When testing patients for prostate cancer, clinicians arelooking for prostate specific antigen (PSA), a glycoprotein that is present insmall quantities in the serum of men with healthy prostates, but often elevatedin the presence of prostate cancer or other prostate disorders. If PSA levelsare abnormal, clinicians will check for cancer with an expensive—and sometimespainful—biopsy procedure. If the biopsy shows no cancer, but PSA levels remainhigh over time, the physician will repeat the biopsy at further expense andmore patient discomfort.
What's more, these tests are not precise enough, says Dr.Jennifer Linehan, a urologic oncologist at City of Hope who specializes inrobotic surgery, mostly for patients with kidney, bladder and prostate cancer.
"On the research side, I have been focusing ondifferentiating prostate cancer from benign prostate tissue, as well asdifferentiating prostate cancer from more aggressive cancers that are going todevelop faster, in an effort to achieve better outcomes for patients," saysLinehan, a surgical fellow in City of Hope's Division of Urology and UrologicOncology.
In 2006, the City of Hope team published a report in thejournal Nano Letter describing theiruse of a bacterial enzyme known as methyltransferase to attach as many as threedifferent targeting molecules to a piece of Y-shaped DNA. The researchersengineered the Y-shaped DNA so that it contains a specific nucleic acid, knownas 5-fluorocytosine, at the end of each arm. 5-Fluorocytosine tricks the enzymeinto forming a chemical bond between the enzyme itself and the DNA molecule.The researchers also created so-called "fusion" proteins betweenmethyltransferase and proteins, such as thioredoxin, that bind to malignantcells. The investigators then tested whether a nanoscale device could targetprostate cancer cells expressing the thioredoxin receptor on their surfaces anddistinguish among those cells and those not expressing this particularreceptor. Fluorescence imaging showed that this nanoscale construct did bindonly to those cells expressing the thioredoxin receptor, suggesting to theinvestigators that their nanoscale device could be useful in histological tumortyping assays.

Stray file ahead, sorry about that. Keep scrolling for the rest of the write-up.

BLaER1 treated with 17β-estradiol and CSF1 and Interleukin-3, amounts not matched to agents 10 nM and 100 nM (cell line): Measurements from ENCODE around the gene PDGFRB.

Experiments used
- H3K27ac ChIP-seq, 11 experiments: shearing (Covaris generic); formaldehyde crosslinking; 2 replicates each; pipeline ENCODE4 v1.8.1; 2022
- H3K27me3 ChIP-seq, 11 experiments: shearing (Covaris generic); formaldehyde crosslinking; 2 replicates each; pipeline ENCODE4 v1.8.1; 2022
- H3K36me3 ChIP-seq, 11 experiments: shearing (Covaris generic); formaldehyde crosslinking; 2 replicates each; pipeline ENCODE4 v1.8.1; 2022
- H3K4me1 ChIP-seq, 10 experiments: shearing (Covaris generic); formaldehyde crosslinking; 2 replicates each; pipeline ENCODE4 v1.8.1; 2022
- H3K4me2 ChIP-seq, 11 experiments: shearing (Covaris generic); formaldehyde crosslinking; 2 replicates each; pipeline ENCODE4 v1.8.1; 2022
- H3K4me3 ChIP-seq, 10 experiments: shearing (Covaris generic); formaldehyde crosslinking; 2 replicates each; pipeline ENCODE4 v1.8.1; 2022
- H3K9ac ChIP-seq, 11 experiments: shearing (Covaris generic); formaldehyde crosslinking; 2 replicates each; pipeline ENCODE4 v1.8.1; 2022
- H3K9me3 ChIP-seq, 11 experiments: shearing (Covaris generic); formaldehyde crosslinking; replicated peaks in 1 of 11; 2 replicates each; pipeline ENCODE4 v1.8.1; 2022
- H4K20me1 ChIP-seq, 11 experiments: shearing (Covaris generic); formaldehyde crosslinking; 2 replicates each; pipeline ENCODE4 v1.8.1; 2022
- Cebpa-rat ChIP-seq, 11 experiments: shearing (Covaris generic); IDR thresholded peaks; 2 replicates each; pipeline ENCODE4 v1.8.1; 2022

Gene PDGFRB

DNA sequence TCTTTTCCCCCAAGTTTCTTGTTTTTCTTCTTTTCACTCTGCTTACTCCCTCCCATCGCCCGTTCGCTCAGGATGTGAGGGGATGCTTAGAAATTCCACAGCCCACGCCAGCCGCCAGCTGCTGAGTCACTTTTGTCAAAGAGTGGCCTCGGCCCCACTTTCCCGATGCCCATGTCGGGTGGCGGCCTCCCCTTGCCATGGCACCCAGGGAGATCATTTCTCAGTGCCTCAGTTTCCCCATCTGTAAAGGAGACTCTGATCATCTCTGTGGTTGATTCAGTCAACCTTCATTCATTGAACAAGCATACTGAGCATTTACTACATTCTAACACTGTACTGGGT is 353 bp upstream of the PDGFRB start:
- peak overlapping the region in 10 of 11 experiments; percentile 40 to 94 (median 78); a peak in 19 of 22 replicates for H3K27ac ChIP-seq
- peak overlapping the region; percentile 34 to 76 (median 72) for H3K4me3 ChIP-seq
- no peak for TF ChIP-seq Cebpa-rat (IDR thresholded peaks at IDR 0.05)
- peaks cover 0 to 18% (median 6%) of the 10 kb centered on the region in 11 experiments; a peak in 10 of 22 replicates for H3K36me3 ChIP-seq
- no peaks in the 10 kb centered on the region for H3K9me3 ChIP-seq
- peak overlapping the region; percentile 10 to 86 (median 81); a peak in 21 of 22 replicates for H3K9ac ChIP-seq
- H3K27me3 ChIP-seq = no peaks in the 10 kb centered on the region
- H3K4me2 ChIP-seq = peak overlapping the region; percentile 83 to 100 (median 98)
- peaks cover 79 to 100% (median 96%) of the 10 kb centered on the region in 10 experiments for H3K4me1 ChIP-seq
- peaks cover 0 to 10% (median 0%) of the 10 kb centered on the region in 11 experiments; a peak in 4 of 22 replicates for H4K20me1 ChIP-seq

Following up on these findings, Linehan and her colleaguespresented data at the American Urological Association's 2012 Annual Meeting inAtlanta comparing how the nanodevice binds to stromal tissue found in prostatecancers and tissue from benign prostatic hyperplasia. Using this nanodevice totest the stroma in a biopsy sample could make the first biopsy all that isnecessary, according to the researchers.
The study's sample size was relatively small, notes Linehan,but the results of this study are mighty. The research team collected frozentissue samples of prostates that were surgically removed from 45 patients, 18of which contained prostate cancer and 17 of which contained benign prostatichyperplasia. The samples were incubated with varying concentrations of thenanodevice, and then the intensity of their glow was measured.
"We had a small study sample and couldn't use all of thespecimens, but as far as how the device works, we established that very well,"says Linehan.
City of Hope's report has commercial opportunities beyondprostate cancer, Linehan notes. The methods the researchers developed can betailored to attach a different molecule to each arm of the Y-shaped DNAmolecule. In addition, because the scaffold designed by the researchers isreadily absorbed into cells, it can be used to deliver chemotherapeutic orother therapeutic agents, Linehan suggests.